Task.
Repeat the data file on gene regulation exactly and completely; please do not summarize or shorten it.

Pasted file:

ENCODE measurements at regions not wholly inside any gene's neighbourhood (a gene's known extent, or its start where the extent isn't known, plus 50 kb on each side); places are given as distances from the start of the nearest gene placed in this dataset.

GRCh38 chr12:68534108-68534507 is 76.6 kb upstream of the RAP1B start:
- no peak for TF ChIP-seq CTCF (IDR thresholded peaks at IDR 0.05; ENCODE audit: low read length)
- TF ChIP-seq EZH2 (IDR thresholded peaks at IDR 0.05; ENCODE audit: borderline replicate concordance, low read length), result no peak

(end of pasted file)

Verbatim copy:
ENCODE measurements at regions not wholly inside any gene's neighbourhood (a gene's known extent, or its start where the extent isn't known, plus 50 kb on each side); places are given as distances from the start of the nearest gene placed in this dataset.

GRCh38 chr12:68534108-68534507 is 76.6 kb upstream of the RAP1B start:
- no peak for TF ChIP-seq CTCF (IDR thresholded peaks at IDR 0.05; ENCODE audit: low read length)
- TF ChIP-seq EZH2 (IDR thresholded peaks at IDR 0.05; ENCODE audit: borderline replicate concordance, low read length), result no peak